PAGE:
Two years ago, members of The Church on Fillmore had to face facts: Their beloved church was failing.
A Phoenix institution, the downtown church began as a Bible study in 1938. Shortly after constituting as Parkview Baptist Church in 1942, the congregation purchased land near the then one-runway Sky Harbor Airport and constructed a building. In 1980, church members sold that site and bought a city block at 7th Avenue and Fillmore, inspiring a new name: The Church on Fillmore. Beautiful red brick church facilities were built.
Several years later, gentrification of the inner city began to displace many low-income families and homeless individuals, leading to declining attendance. Recent economic downturns added to the church’s trials.
Still, despite its struggles, God was not finished with the 73-year-old church.
Monty Patton, a local pastor and North American Mission Board (NAMB) Send City coordinator for Phoenix-Tucson, identified The Church on Fillmore as a possible site for a church plant. NAMB representatives asked Hillside Baptist Church in Phoenix and Open Door Church in Raleigh, N.C., to join them in a church-planting partnership. Also in the mix were Central Association of Southern Baptists, the Arizona Southern Baptist Convention and, of course, the remaining members of the downtown church.
“Church on Fillmore members voted to allow a church plant to meet in their facility,” Patton says. “They were gracious enough to allow us to do that.”
Anthony Cox, who had completed Open Door’s pastoral training, was chosen to lead the new church plant.
Patton says of Cox, “The Father knew Anthony was the perfect guy for this. Not only is he extremely intelligent, he really seeks where the Father is working. I’m extremely impressed with him.”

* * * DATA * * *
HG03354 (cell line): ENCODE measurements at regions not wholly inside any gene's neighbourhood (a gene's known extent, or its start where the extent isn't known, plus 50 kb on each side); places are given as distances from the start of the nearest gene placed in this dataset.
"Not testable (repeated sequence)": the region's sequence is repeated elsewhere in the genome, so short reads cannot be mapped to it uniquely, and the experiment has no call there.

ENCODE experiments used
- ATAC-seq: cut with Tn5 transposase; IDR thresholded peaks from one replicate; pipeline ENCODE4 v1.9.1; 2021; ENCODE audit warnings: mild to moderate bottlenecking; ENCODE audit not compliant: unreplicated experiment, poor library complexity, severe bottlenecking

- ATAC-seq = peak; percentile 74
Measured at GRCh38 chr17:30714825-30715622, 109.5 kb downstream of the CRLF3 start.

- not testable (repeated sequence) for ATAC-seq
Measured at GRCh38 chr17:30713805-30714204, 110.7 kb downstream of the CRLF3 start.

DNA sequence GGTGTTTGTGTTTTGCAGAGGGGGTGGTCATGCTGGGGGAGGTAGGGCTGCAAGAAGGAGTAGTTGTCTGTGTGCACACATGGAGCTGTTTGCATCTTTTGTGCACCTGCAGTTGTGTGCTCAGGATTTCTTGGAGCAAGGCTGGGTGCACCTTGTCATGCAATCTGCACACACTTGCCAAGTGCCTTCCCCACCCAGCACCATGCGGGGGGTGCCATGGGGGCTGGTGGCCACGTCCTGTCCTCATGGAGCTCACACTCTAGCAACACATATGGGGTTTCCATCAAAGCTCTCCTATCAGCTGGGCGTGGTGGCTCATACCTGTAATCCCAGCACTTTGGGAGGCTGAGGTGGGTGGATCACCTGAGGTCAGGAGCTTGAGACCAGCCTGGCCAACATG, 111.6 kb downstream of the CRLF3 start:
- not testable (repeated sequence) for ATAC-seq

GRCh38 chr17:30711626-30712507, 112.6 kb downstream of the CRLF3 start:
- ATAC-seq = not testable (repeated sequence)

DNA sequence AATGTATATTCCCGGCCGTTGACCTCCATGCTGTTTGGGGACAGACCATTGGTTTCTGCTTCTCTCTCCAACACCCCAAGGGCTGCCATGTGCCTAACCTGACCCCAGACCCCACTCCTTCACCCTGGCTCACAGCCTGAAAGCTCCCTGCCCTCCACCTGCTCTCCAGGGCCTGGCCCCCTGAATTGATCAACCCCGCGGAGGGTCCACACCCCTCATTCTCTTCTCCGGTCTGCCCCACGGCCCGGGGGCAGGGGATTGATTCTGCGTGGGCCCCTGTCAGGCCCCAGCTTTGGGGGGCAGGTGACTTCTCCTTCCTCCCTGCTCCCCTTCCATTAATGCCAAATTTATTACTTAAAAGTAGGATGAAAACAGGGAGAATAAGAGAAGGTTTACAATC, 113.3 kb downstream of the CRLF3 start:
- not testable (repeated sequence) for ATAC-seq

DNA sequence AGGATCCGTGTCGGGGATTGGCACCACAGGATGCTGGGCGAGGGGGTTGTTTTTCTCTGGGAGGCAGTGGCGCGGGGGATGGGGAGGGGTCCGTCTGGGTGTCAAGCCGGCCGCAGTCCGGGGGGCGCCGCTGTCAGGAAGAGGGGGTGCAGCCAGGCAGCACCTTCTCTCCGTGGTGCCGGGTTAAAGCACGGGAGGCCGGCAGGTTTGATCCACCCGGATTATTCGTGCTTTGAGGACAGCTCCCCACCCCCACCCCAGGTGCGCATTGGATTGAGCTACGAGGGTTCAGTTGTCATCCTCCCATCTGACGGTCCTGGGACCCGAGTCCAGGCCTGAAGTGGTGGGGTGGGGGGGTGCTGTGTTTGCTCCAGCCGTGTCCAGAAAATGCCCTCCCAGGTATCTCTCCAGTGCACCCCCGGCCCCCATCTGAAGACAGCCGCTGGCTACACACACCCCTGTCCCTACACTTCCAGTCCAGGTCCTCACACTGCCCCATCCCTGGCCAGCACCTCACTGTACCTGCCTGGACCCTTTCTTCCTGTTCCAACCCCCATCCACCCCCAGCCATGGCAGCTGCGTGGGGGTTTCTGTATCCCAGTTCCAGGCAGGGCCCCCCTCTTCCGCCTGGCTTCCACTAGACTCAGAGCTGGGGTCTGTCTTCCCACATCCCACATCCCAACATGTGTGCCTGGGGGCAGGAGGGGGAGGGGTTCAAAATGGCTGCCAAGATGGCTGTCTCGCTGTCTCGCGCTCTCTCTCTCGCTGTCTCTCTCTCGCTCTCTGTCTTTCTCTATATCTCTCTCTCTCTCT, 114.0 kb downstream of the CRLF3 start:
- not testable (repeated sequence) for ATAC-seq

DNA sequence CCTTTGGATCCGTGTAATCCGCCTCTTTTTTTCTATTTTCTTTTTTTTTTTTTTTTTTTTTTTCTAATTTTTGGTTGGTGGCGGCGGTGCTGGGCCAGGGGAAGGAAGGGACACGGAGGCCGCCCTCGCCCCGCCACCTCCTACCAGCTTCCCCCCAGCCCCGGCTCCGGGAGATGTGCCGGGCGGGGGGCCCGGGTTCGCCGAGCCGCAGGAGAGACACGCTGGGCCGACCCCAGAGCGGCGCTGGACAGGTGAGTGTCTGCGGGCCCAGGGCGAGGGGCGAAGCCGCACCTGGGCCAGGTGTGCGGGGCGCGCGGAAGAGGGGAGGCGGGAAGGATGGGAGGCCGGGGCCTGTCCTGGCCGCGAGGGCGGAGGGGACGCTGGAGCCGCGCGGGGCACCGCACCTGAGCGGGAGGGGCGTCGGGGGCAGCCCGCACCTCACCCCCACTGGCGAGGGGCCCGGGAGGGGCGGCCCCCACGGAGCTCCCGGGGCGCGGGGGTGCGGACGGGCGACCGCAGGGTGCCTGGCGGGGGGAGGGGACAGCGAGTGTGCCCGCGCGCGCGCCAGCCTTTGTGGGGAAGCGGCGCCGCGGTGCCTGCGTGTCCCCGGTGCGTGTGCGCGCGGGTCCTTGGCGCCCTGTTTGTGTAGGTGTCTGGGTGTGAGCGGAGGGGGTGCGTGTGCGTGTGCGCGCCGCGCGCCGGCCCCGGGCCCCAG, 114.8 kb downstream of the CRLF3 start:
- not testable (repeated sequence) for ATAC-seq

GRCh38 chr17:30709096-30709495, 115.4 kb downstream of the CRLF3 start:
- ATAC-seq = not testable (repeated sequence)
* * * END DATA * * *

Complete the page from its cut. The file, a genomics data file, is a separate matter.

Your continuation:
Cox hit the ground running when he and his family arrived in June 2014.
“From the very beginning, I served in a pastoral relationship with The Church on Fillmore, with three bodies [Open Door, Hillside and The Church on Fillmore] embracing this idea of making disciples in the city,” he says.
Once he assumed the role of servant-leader at The Church on Fillmore, his heart became burdened for the struggling church. “It became a burden that could not be ignored,” he says.
Thirteen months later, on July 19, 2015, members of The Church on Fillmore held a covenant-signing service, voting to launch Mercy Hill Church in their historic location.
Charlotte Mroczkowski was a member of The Church on Fillmore for more than eight years.
“It’s night and day,” Mroczkowski says. “God brought the church back. It’s been a long haul, but it has been good – it brought us closer. This church has love. The first time I came here, I felt the love.”
Another member, Pam Tate, says, “It’s nice to hear the babies in church. Members were aging; Anthony is bringing young people into the church.”
Cox says the goal was to meet people where they are.
“Our strategy was not to come in and take over and displace those who are on the margins,” he says, “but to meet them at the margins to build community together in partnership.”
The church has adopted a new vision while continuing the positive ministries of the past, such as its weekly food ministry.
In the future, Mercy Hill leaders hope to begin an equipping center for pastors and lay people to gain an urban experience within a local church context.
Cox says Mercy Hill’s mission statement best describes the church’s vision: We exist as a family of believers in Jesus Christ, who unite in Gospel, Community and Mission for the glory of God and the good of our neighbors.
“Not like family, but as family – a functioning family,” he says.
(EDITOR’S NOTE – This article appeared in Portraits at portraits.azsbc.org, newsjournal of the Arizona Southern Baptist Convention. Jean Bihn, a freelance writer and photographer, is a member of Mountain Ridge Baptist Church, Glendale.)